Searching out new antibiotics isn't the only way scientists are working to combat superbugs. Researchers worldwide, including Dr. Wright, are working on a promising new area of discovery: understanding resistance itself. "We've done a lot of work to figure out where resistance comes from and how it evolves," he says. If researchers can learn how to stop bacteria from becoming immune to the effects of anti­biotics, our arsenal of infection-fighting drugs is suddenly not so depleted, after all. But you can't beat evolution, so you need to find a compound that blocks resistance and use it in combination with antibiotics, Dr. Wright explains. "The idea is that if we get rid of resistance, the drugs will work."

Dr. Wright and other scientists have shown that it's possible to keep antibiotic resistance at bay by using cocktails of drugs—combinations of old antibiotics with new resistance inhibitors. To find these inhibitors, as well as any potential new antibiotics, Dr. Wright and his team are screening hundreds of thousands of bacteria and fungi samples taken from soil across Canada. (Bacteria from soil are the source of most existing antibiotics.) "We've collected dirt from every province and territory, from the tip of southern Ontario to Nunavut," he says. "I've even collected soil samples from my own backyard."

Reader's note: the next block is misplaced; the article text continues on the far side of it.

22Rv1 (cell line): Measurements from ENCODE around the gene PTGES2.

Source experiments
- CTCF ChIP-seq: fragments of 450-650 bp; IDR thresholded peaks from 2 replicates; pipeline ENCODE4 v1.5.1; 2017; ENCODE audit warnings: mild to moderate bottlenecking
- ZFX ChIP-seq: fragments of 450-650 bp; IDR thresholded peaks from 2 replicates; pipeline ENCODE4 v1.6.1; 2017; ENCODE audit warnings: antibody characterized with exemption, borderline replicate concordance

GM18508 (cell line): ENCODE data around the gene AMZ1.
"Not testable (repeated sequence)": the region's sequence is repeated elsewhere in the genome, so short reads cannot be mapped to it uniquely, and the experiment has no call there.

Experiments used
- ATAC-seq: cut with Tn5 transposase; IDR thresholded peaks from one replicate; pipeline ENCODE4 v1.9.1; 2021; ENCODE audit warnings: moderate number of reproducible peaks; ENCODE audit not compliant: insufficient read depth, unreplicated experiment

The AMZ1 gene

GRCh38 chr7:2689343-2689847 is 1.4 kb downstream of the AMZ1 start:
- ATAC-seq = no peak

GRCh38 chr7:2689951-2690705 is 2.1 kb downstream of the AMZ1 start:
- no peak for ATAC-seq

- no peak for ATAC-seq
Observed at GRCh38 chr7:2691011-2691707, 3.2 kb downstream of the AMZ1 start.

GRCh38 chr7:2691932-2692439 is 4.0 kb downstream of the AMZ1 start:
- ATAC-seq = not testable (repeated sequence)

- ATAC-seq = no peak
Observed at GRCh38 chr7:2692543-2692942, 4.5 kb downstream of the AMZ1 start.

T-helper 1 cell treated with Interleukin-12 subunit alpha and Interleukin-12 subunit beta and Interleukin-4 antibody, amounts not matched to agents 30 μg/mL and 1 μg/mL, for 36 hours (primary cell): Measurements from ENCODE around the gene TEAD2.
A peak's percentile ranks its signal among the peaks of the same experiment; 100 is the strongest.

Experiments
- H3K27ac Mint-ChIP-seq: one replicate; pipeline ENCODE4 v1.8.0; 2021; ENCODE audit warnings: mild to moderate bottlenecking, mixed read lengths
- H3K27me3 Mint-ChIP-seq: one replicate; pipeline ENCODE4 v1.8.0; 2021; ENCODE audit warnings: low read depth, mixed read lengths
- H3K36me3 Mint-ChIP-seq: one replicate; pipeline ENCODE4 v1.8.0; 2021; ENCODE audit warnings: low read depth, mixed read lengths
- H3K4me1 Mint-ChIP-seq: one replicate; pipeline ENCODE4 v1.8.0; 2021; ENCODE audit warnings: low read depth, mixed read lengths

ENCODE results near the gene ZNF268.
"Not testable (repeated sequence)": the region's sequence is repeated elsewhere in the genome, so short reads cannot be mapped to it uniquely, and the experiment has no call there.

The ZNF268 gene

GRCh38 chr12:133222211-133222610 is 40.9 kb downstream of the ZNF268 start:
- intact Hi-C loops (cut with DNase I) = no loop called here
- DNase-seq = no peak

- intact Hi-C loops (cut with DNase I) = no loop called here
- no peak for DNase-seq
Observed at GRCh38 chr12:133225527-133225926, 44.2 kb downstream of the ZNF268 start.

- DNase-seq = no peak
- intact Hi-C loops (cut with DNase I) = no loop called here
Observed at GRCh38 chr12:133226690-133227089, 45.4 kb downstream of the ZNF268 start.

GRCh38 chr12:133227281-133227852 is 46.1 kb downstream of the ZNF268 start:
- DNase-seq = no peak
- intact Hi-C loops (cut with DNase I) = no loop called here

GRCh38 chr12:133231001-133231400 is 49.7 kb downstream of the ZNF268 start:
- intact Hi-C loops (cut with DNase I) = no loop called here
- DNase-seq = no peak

Though it may sound like a science-fair experiment, Dr. Wright's lab has had some real breakthroughs. For example, some superbugs have mutated to produce an enzyme called NDM-1, which makes them resistant to almost all antibiotics—even the last-resort ones. But one of Dr. Wright's soil samples, taken from Kejimkujik National Park in Nova Scotia, yielded Aspergillus fungus, which produces a chemical compound that disarms NDM-1, blocking resistance. The lab is now studying how this compound works in animals, with the hope that it will have the same type of superbug-inhibiting effect.